The flat tax revolution spreading through Central and Eastern Europe was launched in Estonia in 1994, with a rate of 26%. Estonia has since reduced the rate to 24% this year, with plans for 22% in 2006, and 20% in 2007. Since Estonia's adoption of the flat tax, Latvia, Russia, Serbia, Ukraine, Slovakia, Romania, and Georgia have joined the movement. Details of each country's flat tax have been chronicled in these Comments and Articles.
Thus far I have omitted Lithuania from this list. To be sure, Lithuania levies a 33% flat rate on wages and salaries. This rate is way too high to be competitive with other flat tax countries in the region. Apart from wages and salaries, Lithuania imposes a hodge-podge of rates on other sources of income: 20% on rent and self-employment income, 20% on salary from a foreign company in Lithuania, 29% on dividends, 20% on director's fees. Corporation income is taxed at 15%, but agricultural products are exempted altogether. Companies with fewer than ten workers and turnover of less than Euro 144,810 are taxed at 13%. It is this multiplicity of rates, combined with the high 33% on wages and salaries, that has kept Lithuania off my list of flat tax countries.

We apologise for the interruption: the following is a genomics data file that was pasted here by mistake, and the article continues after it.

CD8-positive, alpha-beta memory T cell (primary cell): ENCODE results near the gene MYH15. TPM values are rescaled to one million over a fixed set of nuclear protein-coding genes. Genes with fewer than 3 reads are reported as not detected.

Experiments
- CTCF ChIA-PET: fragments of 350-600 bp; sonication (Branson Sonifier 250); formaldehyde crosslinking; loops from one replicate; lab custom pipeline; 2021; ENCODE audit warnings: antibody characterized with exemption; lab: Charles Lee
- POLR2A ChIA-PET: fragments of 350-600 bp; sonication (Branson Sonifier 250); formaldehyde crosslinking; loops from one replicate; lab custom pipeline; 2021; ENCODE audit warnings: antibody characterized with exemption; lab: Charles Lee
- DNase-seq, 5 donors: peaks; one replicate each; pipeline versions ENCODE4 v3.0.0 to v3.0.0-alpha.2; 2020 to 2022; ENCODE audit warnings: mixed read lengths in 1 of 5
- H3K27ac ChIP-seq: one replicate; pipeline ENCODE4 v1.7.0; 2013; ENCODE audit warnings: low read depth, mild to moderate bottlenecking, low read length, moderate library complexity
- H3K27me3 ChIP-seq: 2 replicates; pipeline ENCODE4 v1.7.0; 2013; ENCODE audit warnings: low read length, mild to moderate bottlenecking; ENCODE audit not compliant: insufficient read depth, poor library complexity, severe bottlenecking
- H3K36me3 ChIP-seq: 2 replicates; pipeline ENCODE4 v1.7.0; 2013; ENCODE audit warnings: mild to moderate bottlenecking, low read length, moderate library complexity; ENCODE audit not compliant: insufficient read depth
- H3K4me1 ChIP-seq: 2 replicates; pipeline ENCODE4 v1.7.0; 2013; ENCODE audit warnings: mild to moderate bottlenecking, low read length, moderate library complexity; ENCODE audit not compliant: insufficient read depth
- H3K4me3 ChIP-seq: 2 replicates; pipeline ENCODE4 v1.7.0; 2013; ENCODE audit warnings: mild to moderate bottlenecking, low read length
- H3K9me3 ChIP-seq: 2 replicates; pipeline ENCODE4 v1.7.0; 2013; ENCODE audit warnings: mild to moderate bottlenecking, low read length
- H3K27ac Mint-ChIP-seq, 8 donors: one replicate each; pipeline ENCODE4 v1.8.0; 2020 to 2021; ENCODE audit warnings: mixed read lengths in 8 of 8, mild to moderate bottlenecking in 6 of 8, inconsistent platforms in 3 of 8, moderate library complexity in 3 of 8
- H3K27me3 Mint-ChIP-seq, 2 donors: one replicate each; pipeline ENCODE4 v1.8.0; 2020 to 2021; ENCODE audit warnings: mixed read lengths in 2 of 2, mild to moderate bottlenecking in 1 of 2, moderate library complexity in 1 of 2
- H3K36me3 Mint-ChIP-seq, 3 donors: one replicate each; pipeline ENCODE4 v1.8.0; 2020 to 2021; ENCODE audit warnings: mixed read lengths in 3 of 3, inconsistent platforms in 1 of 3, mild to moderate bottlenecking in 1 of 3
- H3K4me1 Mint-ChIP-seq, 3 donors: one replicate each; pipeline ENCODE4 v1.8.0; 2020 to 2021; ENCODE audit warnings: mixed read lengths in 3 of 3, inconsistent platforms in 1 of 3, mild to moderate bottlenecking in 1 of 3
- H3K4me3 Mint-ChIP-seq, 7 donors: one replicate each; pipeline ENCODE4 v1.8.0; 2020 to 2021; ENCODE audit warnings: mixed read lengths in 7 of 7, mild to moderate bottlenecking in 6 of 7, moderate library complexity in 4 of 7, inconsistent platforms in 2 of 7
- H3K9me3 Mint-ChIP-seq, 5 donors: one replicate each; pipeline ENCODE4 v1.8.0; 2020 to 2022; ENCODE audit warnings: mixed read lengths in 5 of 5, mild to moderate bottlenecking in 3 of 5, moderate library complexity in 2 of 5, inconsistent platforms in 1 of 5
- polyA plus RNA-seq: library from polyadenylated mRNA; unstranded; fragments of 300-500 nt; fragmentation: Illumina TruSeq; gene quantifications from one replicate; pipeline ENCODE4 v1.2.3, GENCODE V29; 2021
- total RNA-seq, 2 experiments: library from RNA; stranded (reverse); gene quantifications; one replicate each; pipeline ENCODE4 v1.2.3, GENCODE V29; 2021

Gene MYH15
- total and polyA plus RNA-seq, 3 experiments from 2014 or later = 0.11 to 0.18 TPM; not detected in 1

All this may change in the near future. On March 24, 2005, United Press International reported that Lithuanian Prime Minister Algirdas Brazaukas stated his government's intention to phase in a flat-rate income tax of 24% by 2008. He said "the move was being considered to bring Lithuania in line with other countries in Central and Eastern Europe that either have low flat tax rates or intend to implement them."
Adoption of a 24% flat tax by Lithuania would make a clean sweep of the Baltics and increase the pressure on the remaining holdouts in the region to follow suit.